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A fictional book is a text created specifically for a work in an imaginary narrative that is referred to, depicted, or excerpted in a story, book, film, or other fictional work, and which exists only in one or more fictional works. A fictional book may be created to add realism or depth to a larger fictional work. For example, George Orwell's novel Nineteen Eighty-Four has excerpts from a book by Emmanuel Goldstein entitled The Theory and Practice of Oligarchical Collectivism which provides background on concepts explored in the novel (both the named author (Goldstein) and the text on collectivism are made up by Orwell).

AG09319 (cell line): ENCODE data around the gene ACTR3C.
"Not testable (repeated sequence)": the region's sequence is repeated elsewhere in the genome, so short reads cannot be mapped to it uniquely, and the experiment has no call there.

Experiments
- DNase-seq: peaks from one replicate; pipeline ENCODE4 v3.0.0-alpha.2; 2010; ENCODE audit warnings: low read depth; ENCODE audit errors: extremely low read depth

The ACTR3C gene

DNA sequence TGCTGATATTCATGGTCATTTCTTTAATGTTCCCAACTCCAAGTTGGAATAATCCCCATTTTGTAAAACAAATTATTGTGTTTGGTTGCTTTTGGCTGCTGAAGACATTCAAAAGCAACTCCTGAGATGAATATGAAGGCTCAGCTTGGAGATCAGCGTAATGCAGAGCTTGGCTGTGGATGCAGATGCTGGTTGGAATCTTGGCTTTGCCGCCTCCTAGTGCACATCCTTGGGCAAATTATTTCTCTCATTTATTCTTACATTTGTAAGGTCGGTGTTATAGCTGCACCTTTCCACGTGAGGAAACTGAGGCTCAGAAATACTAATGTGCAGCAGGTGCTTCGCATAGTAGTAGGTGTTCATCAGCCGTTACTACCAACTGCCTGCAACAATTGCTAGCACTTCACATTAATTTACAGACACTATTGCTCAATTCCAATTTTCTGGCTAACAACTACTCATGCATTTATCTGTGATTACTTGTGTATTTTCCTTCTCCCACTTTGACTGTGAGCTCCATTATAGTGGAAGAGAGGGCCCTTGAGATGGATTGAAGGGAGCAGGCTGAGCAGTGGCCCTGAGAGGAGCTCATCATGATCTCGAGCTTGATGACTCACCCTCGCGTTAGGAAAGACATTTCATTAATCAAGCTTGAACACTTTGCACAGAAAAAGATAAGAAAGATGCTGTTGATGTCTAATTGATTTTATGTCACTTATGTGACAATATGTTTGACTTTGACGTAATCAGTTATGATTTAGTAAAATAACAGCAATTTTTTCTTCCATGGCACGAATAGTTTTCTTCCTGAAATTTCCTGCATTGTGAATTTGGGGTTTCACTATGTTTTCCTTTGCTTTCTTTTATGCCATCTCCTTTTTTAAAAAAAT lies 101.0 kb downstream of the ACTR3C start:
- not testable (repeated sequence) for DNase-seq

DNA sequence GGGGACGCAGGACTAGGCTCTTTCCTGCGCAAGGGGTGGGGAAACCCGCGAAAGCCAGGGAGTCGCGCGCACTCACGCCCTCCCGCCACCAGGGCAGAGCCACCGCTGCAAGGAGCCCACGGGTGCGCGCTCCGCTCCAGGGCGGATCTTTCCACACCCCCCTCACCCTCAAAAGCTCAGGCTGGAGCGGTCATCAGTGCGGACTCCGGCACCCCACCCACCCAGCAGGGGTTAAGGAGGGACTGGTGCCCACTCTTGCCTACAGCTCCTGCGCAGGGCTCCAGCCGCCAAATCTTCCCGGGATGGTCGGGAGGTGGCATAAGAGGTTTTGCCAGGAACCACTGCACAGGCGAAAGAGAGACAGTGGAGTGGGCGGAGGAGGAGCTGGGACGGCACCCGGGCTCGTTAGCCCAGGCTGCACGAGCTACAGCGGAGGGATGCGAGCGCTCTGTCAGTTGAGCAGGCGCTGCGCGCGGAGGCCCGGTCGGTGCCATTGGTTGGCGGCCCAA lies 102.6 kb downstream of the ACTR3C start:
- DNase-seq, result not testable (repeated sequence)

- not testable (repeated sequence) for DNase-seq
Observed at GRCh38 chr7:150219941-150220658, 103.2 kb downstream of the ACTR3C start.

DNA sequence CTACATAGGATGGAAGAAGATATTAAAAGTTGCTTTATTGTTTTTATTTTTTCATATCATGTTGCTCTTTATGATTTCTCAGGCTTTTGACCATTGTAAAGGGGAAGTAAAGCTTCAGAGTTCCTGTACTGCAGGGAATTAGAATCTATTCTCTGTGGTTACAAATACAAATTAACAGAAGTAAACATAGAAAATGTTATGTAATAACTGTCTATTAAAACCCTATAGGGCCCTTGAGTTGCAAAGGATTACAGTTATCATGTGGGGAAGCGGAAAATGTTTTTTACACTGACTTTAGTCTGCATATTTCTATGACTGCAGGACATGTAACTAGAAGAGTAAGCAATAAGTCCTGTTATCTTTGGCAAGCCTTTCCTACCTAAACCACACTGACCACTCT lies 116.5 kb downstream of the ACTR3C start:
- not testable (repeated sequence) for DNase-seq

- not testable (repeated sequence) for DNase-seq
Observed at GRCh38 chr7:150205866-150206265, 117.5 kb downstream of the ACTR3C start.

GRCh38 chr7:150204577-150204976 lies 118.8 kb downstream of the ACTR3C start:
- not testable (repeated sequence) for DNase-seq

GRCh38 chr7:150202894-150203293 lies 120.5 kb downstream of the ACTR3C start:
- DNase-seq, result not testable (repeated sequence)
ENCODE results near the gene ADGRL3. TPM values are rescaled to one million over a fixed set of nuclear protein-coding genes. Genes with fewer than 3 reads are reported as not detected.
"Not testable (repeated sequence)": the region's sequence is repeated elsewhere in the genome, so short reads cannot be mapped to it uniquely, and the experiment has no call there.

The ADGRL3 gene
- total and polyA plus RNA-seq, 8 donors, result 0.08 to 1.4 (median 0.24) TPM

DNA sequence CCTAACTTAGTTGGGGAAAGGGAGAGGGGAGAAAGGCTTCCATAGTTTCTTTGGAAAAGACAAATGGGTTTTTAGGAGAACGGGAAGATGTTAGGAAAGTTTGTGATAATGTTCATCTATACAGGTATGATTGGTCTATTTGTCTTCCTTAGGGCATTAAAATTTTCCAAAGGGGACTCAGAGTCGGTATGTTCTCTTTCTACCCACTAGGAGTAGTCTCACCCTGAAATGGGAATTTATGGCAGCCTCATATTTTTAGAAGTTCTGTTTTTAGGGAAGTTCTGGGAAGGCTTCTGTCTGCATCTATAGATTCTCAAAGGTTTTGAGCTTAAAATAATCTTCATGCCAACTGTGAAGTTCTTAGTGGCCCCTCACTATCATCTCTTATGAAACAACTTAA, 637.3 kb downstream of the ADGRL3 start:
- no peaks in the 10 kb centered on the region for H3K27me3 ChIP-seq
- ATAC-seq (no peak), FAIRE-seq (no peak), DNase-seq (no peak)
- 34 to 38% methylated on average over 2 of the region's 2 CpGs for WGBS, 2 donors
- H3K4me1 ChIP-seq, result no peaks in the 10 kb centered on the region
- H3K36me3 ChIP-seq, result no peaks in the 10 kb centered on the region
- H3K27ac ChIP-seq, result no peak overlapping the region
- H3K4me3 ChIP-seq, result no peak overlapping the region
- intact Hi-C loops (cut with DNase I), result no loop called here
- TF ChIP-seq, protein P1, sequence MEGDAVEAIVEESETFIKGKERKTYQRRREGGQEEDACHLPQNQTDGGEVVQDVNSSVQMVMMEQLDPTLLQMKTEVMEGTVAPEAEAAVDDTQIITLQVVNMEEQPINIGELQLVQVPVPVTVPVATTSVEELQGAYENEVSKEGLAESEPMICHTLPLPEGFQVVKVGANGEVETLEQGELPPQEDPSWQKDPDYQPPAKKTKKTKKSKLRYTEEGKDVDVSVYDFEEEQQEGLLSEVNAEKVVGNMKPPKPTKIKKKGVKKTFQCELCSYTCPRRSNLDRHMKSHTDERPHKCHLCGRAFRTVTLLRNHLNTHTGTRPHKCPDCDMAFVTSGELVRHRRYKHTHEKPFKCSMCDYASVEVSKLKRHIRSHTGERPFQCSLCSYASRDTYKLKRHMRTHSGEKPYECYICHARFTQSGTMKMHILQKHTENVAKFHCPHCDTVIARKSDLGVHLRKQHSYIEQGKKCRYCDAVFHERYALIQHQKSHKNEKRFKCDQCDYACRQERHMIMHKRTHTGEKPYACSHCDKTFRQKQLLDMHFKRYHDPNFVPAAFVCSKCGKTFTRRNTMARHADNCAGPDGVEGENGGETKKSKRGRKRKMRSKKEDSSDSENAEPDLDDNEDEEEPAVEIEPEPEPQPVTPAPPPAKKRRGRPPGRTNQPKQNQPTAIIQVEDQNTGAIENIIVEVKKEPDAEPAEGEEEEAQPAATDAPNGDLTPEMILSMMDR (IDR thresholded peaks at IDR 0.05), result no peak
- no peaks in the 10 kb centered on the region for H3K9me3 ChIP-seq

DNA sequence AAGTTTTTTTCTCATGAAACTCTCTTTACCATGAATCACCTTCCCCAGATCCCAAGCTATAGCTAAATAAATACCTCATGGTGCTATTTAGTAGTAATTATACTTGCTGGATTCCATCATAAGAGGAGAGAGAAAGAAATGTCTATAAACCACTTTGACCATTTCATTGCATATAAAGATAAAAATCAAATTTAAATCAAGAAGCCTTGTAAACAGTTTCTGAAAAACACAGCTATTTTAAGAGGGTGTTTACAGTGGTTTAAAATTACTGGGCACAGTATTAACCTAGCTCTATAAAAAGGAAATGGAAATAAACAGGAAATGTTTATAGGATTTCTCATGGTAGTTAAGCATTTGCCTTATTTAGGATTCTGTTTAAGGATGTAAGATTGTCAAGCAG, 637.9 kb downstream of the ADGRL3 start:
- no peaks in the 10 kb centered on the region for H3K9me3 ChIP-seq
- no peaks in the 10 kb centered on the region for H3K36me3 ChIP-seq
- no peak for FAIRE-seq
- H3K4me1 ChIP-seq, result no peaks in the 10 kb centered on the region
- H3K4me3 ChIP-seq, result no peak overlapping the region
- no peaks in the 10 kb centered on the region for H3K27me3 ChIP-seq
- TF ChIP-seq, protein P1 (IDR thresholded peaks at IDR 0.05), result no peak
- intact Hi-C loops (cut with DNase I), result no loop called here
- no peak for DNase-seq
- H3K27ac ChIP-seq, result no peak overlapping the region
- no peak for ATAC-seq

A fictional book may provide the basis of the plot of a story, a common thread in a series of books or other works, or the works of a particular writer or canon of work. An example of a fictional book that is part of the plot of another work (in addition to Nineteen Eighty-Four) is Philip K. Dick's The Man in the High Castle, in which resistance member circulate a banned book entitled The Grasshopper Lies Heavy. An example of a fictional book linking a series is Encyclopedia Galactica, an imaginary set of encyclopedias created by Isaac Asimov and referred to in the novels in his Foundation Series. An example of an author referring to a fictional book in a number of unconnected works is Jack Vance's quotes from an imaginary twelve-volume opus entitled Life by Unspiek, Baron Bodissey in Vance's novels (Bodissey is a fictional character created by Vance).


See also


  1. ^ Bolton, Micheal Sean (2014). Mosaic of Juxtaposition. Brill Publishers. p. 174. ISBN 978-9042038486.

Further reading